Depending on where you are in your annual cycle of training (periodization); depending on your priorities and goals; depending on your personal commitments and family obligations; depending on your profession, the climate, and just about anything you can think of (or excuse), your fitness or sports training plan may be blown out of the water during extended weeks of holiday celebrations.

However, look at some of the elements of the season that directly link to the subject.

HANUKKAH. The word literally means rededication. Though the eight days of celebration in the Jewish tradition relate to the rededication of the Temple in Jerusalem after the Maccabean Revolt, an athlete might ponder the general concept of rededication as applied to his or her training goals, motivation or even values.

ADVENT. The word literally means coming. In the Christian tradition the Advent season is a time of waiting, preparation and patience. Aha. Once again there are significant associations to be made. Whether one’s exercise and healthy lifestyle lead to fitness or performance, preparation and patience are integral parts of the whole.

HOLIDAYS. A long time ago, (maybe as early as 1659), someone wisely remarked: “all work and no play makes Jack a dull boy.” A more modern translation might be “all work with no recovery/rest makes Jack or Jill both bored and boring!” A blatant symptom of overtraining is declining performance. So, look ahead and give yourself permission to take that break.

CELEBRATE! “Celebrate good times, come on!… Let’s celebrate, it’s all right.”

OK, only some of us of a certain age start singing the song when we think the word celebration, but the message is ageless – “it’s all right.” Why do we need permission to stop what we’re so earnestly doing and take some time off? Maybe this is one of the most important seasonal connections for an athlete or fitness enthusiast to make – it’s OK to be spontaneous, to have fun, to play, to relax, to read a book, eat a cookie or test a new microbrew. Just don’t celebrate beyond the appointed time – usually January 1st.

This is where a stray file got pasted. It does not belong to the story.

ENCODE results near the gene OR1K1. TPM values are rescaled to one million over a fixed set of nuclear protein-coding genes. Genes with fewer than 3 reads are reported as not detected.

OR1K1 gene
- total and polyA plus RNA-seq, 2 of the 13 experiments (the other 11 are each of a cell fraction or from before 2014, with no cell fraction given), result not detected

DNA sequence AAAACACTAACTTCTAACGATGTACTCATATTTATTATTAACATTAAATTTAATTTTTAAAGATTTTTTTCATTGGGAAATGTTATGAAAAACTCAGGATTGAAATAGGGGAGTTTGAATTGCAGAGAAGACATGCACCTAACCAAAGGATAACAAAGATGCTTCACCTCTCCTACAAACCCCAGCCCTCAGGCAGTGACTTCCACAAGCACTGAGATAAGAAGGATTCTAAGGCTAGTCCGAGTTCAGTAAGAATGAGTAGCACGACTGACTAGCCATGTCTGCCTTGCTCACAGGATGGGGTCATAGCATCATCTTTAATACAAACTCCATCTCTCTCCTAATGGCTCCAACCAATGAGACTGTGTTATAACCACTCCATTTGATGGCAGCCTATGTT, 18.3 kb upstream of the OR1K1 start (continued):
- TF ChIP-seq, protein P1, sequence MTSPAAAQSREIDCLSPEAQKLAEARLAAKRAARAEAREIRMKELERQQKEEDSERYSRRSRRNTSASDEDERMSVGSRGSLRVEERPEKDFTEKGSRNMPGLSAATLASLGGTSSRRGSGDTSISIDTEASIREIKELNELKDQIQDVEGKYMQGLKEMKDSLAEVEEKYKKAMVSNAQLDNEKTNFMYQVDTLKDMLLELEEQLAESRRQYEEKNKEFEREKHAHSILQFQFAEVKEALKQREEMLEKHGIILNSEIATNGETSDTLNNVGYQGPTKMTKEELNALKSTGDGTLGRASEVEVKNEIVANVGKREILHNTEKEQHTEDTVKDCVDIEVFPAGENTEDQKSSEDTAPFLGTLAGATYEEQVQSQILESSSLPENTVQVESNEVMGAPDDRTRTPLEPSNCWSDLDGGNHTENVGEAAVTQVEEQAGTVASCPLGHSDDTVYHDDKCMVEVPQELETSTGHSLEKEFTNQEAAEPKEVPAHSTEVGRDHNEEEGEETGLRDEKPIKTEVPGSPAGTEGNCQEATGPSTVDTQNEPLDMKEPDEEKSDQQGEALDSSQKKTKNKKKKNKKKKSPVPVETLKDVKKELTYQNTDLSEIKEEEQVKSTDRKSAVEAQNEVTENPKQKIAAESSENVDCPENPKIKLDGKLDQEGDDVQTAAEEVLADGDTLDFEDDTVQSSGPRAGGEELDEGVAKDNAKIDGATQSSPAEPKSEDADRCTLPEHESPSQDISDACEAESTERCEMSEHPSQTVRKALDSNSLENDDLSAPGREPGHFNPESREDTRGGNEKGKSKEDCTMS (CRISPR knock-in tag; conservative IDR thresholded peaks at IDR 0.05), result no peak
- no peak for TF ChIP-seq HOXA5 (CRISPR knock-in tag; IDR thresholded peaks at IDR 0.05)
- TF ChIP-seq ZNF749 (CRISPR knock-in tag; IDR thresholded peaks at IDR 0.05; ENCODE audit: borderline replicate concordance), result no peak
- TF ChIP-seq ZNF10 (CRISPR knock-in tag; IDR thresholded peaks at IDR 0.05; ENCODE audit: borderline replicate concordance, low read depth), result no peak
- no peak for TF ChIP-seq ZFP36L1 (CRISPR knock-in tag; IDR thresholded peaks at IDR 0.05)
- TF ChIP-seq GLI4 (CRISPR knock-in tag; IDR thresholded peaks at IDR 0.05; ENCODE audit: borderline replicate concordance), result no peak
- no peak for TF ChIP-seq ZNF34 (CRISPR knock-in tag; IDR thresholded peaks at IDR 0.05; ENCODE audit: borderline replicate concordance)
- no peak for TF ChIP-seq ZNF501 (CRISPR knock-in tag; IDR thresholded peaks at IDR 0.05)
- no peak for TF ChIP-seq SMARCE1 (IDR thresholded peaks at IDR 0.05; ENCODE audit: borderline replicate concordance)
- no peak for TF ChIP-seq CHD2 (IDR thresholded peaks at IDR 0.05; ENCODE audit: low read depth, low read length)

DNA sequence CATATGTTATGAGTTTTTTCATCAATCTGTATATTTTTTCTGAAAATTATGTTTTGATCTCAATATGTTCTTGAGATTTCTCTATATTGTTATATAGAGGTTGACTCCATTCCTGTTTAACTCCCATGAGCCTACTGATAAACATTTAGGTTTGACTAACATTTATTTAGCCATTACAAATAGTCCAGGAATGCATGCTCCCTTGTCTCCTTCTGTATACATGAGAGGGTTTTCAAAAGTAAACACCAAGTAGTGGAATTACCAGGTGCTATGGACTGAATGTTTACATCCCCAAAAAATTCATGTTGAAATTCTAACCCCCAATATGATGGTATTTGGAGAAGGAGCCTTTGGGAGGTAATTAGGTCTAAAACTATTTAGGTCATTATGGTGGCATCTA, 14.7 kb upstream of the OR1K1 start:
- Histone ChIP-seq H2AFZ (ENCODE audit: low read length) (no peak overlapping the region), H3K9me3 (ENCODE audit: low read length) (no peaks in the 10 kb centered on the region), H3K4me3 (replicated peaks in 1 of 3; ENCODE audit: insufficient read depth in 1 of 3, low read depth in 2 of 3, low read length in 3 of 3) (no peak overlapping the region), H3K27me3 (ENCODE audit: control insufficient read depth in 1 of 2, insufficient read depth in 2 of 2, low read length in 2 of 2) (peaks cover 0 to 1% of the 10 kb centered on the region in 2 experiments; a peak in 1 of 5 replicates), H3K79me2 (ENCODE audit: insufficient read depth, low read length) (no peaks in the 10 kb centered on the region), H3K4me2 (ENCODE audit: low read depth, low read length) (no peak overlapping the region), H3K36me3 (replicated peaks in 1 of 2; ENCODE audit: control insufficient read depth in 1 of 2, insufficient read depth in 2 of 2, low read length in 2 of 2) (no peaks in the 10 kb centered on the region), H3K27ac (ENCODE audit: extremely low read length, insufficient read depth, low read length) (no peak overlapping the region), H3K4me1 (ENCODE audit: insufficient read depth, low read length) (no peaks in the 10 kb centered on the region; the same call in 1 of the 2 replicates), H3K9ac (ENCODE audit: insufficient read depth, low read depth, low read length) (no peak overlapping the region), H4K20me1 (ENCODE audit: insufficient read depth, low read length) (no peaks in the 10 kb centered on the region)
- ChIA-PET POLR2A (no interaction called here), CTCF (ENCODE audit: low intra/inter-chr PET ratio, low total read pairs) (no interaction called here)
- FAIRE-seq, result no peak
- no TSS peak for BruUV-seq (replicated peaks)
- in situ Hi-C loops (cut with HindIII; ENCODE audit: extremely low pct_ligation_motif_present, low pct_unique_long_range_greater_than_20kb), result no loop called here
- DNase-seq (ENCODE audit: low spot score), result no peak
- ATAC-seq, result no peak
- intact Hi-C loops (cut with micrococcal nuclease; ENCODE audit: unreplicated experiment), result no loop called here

New Year’s RESOLUTIONS? Forget it. Rather than setting up for failure with extraordinary aspirations of goodness, why not pull out the 2018 calendar, research the events you’d like to do, write them down, and work backwards. Note when you should begin to ramp up your training or exercise in order to compete or complete your goals and send off NOW any entry forms, hotel reservations, etc. that you might need to do.

BOTTOM LINE. Holidays can play havoc with one’s fitness, performance, health and self-respect. Run amok, overindulgence, under-activity, inappropriate ingestion, too much/too little of anything has an adverse affect on well-being. Better to enjoy, have fun, honor the season for personal reasons, value time spent with family, friends and loved ones, pause to savor the moment – rather than sabotage present gains. Seek balance in all of its facets – and shine.

As 2017 closes, I wish you days to cherish with loved ones, hours to regenerate and moments to hold in your heart.